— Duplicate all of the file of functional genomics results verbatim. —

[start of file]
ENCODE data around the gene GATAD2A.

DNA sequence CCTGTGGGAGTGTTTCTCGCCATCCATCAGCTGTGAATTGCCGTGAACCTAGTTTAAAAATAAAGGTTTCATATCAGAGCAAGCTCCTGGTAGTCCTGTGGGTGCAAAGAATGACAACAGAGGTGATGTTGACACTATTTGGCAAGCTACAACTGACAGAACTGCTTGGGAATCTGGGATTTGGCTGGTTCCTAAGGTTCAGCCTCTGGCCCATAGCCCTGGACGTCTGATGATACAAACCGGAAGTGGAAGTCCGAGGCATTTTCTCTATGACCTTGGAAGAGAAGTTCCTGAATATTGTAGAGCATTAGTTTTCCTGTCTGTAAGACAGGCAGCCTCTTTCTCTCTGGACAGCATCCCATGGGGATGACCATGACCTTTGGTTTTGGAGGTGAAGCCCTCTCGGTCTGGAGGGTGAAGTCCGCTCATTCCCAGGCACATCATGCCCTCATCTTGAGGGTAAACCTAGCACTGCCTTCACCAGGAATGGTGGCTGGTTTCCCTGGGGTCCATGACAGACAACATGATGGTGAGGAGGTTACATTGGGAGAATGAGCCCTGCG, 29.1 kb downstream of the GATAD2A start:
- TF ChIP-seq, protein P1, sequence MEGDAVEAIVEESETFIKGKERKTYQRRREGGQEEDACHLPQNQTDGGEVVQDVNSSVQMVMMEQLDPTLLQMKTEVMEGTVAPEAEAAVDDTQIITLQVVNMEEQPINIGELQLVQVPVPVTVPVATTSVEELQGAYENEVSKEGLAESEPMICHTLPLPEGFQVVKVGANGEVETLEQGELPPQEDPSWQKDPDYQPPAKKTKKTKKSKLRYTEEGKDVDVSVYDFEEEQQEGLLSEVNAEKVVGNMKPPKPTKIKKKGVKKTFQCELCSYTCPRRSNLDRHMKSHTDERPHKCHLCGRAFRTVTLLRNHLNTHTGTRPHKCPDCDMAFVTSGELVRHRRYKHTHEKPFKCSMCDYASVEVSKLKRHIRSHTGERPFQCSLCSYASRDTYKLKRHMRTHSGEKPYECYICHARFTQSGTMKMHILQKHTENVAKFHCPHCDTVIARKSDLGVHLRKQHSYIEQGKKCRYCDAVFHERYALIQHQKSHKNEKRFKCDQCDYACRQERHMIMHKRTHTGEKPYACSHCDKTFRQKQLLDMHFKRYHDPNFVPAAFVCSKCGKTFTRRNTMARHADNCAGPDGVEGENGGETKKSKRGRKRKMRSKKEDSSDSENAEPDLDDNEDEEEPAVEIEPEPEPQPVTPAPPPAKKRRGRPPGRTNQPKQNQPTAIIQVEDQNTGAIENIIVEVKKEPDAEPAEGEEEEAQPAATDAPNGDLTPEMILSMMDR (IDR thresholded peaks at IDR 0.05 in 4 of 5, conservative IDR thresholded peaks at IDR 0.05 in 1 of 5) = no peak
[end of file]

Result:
ENCODE data around the gene GATAD2A.

DNA sequence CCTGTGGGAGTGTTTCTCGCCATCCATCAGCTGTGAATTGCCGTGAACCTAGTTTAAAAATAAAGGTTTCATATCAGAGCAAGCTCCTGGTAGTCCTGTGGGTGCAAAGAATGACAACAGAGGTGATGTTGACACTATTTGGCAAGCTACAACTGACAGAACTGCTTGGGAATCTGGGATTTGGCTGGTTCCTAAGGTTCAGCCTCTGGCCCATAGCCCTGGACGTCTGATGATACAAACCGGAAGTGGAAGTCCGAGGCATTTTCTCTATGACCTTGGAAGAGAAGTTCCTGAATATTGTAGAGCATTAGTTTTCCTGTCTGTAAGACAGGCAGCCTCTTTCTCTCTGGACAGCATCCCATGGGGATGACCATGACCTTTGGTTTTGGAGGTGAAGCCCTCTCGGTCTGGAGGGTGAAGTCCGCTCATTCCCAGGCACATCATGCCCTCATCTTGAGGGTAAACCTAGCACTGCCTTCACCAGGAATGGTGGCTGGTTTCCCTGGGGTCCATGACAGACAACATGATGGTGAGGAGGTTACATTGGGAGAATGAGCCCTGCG, 29.1 kb downstream of the GATAD2A start:
- TF ChIP-seq, protein P1, sequence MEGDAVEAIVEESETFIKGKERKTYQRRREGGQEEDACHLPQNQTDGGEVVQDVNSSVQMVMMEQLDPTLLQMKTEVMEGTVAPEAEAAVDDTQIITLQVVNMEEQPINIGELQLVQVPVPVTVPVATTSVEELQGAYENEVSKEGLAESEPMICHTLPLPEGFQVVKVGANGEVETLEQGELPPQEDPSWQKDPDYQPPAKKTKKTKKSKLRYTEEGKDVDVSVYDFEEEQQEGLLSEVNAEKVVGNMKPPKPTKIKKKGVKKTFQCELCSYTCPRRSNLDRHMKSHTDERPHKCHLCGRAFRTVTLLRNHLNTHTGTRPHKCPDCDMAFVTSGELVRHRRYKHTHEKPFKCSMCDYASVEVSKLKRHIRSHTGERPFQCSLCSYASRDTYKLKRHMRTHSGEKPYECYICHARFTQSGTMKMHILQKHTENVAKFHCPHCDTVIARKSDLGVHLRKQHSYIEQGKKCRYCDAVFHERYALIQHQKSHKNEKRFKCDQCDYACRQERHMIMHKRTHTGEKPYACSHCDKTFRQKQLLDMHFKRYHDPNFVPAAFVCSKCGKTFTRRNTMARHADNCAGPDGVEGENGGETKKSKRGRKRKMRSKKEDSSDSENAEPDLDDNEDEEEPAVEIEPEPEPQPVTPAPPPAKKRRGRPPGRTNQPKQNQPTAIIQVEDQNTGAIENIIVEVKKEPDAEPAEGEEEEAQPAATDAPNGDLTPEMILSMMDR (IDR thresholded peaks at IDR 0.05 in 4 of 5, conservative IDR thresholded peaks at IDR 0.05 in 1 of 5) = no peak